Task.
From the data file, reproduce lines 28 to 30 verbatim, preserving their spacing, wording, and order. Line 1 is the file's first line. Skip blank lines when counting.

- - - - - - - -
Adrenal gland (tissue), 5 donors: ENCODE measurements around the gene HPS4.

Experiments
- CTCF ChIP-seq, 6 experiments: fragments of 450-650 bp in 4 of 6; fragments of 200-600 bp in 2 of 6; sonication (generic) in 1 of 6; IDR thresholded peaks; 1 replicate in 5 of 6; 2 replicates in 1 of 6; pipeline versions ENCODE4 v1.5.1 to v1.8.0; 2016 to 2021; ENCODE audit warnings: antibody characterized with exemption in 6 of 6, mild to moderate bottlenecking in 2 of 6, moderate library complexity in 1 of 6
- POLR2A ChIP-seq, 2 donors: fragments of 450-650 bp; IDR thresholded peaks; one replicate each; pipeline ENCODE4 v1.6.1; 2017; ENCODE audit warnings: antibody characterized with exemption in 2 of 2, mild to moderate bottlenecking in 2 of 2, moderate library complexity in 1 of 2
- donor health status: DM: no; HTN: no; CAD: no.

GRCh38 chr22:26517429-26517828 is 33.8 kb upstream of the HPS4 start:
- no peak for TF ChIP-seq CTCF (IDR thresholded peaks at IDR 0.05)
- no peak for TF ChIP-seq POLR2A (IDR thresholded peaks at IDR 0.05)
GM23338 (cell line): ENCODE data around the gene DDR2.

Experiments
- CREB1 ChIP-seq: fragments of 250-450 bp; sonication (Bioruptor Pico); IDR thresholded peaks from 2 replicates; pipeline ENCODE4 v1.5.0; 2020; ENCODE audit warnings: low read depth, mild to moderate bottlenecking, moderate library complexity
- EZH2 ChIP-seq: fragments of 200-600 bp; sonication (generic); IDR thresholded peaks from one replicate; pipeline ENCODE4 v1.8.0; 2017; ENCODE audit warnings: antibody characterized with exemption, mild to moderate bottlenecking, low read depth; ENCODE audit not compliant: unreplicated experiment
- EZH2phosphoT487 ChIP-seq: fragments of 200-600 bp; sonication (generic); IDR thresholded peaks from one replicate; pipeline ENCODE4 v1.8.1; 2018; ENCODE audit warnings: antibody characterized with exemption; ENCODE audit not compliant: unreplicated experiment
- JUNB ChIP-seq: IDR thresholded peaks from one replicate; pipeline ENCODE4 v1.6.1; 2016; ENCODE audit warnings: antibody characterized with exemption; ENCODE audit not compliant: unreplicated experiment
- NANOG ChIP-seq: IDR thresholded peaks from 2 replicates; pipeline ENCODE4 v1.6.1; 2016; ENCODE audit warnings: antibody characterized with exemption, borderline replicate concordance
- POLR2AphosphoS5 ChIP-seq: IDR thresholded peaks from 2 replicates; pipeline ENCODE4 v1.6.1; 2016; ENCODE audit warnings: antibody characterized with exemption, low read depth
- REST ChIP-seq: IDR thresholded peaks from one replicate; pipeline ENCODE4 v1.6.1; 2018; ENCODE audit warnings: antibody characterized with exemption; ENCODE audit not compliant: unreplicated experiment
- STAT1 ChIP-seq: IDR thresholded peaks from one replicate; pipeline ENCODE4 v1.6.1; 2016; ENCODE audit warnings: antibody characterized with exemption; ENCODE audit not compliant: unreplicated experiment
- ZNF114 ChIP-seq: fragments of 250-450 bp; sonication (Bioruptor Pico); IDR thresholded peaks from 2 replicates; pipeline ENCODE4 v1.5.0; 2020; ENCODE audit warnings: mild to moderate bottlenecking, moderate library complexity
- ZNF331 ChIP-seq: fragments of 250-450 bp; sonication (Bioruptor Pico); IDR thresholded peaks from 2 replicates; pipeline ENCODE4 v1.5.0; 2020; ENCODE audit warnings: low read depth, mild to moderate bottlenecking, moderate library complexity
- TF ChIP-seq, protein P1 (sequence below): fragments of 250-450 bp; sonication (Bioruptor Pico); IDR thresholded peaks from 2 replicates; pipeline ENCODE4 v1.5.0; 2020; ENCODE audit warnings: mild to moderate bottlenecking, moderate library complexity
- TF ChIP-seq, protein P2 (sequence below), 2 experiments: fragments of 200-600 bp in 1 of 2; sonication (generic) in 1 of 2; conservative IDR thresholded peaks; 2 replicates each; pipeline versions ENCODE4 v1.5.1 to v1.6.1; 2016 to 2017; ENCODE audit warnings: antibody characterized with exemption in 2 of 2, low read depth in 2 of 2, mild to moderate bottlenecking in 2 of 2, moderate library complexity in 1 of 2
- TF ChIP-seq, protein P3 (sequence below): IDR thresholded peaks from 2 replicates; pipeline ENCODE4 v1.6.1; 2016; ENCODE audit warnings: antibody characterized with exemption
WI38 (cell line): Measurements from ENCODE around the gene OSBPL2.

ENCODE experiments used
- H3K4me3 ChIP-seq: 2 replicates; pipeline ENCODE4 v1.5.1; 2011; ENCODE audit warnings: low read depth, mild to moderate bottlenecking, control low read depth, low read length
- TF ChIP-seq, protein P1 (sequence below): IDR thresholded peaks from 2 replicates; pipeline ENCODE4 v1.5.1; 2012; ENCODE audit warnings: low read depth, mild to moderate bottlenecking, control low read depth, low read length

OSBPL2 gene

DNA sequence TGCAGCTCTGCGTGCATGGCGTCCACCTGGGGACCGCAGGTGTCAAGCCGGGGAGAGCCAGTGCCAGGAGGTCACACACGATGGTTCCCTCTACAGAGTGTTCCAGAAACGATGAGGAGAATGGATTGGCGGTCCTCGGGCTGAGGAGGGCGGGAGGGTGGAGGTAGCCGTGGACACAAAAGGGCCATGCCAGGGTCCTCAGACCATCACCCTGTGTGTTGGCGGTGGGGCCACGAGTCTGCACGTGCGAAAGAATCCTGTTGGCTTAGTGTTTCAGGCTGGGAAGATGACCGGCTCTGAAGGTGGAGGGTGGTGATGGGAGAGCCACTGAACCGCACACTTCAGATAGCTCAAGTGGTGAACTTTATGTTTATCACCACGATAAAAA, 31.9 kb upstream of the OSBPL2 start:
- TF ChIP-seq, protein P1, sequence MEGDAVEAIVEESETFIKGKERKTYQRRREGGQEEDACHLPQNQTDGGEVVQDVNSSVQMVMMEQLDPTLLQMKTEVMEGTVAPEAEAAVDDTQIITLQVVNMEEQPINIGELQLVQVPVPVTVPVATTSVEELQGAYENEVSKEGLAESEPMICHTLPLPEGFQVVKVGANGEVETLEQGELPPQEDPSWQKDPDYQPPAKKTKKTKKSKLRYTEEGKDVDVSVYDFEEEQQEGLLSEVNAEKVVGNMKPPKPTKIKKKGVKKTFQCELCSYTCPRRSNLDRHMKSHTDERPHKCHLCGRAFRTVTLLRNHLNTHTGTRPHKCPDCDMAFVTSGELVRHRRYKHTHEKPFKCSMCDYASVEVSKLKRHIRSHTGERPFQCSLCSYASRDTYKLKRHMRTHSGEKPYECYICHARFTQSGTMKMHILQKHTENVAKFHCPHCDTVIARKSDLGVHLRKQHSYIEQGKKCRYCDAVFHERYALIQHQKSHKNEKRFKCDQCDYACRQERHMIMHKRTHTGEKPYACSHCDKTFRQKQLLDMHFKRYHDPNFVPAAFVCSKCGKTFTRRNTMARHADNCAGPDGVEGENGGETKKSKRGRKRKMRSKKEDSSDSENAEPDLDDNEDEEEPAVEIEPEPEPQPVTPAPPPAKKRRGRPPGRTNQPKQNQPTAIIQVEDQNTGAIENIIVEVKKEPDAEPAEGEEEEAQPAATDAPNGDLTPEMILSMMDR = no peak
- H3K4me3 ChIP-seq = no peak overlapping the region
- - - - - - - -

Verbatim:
OSBPL2 gene

DNA sequence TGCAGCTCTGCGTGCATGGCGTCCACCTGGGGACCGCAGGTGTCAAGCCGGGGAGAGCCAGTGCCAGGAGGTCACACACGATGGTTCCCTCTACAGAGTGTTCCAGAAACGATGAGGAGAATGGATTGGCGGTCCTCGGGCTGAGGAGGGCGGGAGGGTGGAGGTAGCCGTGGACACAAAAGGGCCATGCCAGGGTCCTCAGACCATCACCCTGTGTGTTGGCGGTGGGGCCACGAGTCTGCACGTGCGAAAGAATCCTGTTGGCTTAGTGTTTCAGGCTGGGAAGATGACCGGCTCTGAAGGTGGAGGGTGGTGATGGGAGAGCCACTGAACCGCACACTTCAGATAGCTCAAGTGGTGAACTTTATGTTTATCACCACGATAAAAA, 31.9 kb upstream of the OSBPL2 start:
- TF ChIP-seq, protein P1, sequence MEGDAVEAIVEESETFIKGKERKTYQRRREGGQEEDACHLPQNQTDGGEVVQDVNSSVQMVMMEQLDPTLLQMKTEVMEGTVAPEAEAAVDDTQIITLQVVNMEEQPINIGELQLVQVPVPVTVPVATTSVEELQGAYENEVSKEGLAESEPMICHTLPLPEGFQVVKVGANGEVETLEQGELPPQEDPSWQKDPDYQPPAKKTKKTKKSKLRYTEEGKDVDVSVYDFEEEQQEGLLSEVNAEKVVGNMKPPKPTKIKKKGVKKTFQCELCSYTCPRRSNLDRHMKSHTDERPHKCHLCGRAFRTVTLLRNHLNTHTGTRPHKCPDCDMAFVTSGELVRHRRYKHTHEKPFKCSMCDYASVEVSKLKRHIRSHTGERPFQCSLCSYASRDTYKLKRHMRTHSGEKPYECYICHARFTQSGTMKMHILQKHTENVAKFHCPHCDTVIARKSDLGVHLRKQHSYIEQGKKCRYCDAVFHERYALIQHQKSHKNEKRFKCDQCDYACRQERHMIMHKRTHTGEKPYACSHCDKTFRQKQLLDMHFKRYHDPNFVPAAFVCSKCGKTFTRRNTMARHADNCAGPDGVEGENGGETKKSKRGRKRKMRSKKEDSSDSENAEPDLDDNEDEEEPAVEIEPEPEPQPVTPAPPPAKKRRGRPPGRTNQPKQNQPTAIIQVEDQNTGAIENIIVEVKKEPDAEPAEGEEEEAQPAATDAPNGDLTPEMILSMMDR = no peak